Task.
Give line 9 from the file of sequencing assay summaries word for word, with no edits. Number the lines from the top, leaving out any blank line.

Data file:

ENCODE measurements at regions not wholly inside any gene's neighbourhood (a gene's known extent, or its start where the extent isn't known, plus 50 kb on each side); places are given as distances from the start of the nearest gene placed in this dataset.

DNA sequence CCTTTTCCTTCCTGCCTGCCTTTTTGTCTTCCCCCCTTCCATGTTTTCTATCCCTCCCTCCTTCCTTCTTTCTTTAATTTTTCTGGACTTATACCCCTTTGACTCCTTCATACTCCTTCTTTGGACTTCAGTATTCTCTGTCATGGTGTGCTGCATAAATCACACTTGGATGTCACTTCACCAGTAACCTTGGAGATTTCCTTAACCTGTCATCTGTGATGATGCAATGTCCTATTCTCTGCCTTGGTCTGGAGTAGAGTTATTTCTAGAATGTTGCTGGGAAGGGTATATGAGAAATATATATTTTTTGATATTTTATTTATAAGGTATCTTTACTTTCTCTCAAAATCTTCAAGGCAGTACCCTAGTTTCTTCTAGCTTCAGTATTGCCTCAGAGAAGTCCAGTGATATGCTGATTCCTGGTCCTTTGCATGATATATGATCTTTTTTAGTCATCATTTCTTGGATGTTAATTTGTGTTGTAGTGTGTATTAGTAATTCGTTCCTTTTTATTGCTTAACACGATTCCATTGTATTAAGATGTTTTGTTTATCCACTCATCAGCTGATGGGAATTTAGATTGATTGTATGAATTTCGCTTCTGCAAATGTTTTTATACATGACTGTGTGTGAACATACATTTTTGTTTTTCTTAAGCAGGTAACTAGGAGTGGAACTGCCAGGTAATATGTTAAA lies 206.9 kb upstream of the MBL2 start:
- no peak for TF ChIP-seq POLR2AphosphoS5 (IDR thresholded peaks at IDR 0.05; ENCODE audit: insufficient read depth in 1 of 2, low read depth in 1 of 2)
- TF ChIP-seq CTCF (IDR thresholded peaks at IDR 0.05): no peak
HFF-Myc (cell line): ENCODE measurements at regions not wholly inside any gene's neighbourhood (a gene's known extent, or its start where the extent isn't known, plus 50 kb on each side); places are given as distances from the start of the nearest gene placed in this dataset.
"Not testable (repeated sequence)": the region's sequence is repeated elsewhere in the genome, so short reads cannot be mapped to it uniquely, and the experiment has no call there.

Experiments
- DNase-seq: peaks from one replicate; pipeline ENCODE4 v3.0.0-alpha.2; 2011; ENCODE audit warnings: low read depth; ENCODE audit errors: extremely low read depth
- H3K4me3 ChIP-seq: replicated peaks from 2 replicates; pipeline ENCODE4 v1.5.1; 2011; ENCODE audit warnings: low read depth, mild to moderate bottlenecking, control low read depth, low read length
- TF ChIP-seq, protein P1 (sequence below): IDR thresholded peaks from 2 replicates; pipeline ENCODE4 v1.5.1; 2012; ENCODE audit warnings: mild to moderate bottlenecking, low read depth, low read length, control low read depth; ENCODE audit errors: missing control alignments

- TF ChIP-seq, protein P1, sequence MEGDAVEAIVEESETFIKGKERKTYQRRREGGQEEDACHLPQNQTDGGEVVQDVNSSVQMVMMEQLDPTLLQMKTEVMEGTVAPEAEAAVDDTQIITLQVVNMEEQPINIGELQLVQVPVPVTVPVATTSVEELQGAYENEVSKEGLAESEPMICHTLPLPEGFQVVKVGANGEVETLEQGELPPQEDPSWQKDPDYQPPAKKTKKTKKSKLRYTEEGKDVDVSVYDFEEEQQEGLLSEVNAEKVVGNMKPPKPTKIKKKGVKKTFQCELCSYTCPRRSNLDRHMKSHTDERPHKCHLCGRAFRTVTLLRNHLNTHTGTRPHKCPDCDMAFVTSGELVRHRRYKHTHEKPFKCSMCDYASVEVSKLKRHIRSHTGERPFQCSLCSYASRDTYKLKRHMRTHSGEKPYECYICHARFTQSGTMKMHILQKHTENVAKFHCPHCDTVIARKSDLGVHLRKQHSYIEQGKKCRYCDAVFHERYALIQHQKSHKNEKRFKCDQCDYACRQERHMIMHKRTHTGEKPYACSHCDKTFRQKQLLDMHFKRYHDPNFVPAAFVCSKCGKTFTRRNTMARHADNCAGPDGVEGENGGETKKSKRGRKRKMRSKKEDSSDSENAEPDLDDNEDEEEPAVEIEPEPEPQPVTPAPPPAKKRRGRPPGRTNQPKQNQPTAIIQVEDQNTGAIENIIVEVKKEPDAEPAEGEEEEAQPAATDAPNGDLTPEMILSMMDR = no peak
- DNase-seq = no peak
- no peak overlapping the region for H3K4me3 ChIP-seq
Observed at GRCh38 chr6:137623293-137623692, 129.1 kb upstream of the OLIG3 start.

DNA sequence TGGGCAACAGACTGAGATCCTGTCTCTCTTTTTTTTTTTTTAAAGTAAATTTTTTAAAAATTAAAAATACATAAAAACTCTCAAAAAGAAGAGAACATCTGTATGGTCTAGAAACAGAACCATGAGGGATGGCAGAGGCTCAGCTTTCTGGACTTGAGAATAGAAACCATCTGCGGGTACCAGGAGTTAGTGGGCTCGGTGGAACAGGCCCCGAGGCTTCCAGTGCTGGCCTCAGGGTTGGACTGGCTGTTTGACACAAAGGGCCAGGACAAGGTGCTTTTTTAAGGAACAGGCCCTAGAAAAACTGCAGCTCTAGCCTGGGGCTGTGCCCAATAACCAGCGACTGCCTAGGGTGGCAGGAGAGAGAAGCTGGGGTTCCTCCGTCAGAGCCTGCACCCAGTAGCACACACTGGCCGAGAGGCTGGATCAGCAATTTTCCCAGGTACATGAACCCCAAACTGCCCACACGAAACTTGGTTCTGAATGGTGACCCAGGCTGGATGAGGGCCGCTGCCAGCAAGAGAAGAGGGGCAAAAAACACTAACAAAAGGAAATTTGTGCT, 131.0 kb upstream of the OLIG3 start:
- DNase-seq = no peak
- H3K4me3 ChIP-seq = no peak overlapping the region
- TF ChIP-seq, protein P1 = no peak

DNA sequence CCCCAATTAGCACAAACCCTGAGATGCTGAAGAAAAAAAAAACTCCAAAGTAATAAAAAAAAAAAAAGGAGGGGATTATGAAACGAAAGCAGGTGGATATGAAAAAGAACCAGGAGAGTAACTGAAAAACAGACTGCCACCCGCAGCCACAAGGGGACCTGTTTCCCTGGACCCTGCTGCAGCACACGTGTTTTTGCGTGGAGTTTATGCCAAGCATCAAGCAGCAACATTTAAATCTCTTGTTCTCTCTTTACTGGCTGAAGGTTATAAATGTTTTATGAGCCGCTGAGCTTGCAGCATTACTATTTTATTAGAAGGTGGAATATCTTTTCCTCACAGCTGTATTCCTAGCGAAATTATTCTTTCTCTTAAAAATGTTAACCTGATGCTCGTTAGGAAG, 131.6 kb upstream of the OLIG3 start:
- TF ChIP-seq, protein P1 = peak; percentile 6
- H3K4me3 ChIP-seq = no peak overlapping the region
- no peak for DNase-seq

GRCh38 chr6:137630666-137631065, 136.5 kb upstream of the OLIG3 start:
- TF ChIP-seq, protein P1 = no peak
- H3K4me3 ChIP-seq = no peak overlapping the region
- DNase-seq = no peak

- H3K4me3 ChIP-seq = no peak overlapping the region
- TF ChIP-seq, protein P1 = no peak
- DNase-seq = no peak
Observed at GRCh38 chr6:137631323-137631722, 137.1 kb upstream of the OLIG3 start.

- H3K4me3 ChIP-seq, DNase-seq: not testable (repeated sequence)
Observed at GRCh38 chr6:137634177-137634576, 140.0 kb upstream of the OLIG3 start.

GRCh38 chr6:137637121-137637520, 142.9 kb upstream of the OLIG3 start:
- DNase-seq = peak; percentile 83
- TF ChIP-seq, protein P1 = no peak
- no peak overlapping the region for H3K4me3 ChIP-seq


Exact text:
- H3K4me3 ChIP-seq: replicated peaks from 2 replicates; pipeline ENCODE4 v1.5.1; 2011; ENCODE audit warnings: low read depth, mild to moderate bottlenecking, control low read depth, low read length